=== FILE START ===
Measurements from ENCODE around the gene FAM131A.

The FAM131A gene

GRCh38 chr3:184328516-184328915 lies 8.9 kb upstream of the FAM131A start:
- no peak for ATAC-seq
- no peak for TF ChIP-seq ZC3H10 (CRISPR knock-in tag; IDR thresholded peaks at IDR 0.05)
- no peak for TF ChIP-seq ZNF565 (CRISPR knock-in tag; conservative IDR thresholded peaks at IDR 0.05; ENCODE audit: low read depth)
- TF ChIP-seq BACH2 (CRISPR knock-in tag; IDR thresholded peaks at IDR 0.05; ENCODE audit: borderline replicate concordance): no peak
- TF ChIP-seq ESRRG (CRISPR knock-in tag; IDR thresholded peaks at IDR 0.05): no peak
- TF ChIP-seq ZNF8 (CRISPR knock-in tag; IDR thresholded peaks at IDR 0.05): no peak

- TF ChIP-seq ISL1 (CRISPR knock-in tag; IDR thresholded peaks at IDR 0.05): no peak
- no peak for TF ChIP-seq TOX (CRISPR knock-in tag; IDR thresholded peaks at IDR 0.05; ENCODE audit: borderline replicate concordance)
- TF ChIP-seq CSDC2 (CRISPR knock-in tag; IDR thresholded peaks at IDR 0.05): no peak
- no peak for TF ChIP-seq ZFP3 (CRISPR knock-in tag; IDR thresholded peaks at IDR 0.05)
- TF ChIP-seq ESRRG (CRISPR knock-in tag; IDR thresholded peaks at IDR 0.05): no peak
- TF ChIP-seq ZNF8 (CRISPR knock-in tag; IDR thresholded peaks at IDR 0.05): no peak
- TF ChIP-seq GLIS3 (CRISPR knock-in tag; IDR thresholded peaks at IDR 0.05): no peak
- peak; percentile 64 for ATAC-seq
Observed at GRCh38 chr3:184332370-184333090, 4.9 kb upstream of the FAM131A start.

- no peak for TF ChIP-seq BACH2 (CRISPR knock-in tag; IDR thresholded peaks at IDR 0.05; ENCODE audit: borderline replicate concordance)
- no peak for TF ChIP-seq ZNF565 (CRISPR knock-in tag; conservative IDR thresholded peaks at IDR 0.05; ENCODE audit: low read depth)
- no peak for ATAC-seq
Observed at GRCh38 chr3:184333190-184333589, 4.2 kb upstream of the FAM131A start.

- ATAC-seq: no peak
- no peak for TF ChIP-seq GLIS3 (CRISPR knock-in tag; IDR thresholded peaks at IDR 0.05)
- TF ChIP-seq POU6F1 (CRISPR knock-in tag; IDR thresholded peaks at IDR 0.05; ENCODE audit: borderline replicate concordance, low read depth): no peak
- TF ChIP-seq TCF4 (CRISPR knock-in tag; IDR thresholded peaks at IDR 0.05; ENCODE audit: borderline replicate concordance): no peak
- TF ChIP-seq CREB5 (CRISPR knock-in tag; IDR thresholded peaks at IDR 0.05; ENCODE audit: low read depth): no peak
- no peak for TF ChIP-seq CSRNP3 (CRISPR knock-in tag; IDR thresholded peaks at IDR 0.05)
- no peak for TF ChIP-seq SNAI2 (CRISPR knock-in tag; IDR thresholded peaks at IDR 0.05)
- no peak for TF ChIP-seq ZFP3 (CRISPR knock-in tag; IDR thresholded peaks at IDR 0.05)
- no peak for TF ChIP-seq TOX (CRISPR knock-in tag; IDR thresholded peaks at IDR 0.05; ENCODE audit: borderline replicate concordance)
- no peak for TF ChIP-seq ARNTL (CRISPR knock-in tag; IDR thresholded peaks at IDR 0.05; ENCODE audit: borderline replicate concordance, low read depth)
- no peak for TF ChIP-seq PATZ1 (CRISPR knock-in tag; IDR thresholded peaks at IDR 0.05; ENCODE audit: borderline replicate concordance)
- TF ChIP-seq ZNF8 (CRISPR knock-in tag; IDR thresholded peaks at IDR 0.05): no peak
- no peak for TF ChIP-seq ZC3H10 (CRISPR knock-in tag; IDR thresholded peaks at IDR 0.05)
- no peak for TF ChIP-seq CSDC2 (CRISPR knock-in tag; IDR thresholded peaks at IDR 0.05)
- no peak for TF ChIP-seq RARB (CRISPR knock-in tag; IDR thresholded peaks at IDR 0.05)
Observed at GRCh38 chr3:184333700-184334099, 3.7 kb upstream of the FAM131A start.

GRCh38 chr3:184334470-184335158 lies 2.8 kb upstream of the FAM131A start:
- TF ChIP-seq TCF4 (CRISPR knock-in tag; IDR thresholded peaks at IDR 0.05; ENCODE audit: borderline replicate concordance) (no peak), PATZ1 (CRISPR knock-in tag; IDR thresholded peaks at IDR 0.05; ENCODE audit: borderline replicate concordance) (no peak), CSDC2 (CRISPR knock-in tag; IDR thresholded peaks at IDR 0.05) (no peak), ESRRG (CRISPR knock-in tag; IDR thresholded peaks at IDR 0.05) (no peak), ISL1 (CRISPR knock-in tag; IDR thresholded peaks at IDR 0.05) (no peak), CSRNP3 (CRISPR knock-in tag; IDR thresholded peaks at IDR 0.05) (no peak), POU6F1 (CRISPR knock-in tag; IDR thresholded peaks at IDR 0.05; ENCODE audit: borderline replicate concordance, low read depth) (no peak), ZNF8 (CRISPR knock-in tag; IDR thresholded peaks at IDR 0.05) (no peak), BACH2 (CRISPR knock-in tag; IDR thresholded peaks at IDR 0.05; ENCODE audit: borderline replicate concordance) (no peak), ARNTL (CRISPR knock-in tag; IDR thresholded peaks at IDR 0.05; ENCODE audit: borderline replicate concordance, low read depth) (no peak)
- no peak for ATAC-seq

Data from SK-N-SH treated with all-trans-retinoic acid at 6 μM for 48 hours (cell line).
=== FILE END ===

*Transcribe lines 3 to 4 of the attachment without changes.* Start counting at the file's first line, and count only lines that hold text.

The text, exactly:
GRCh38 chr3:184328516-184328915 lies 8.9 kb upstream of the FAM131A start:
- no peak for ATAC-seq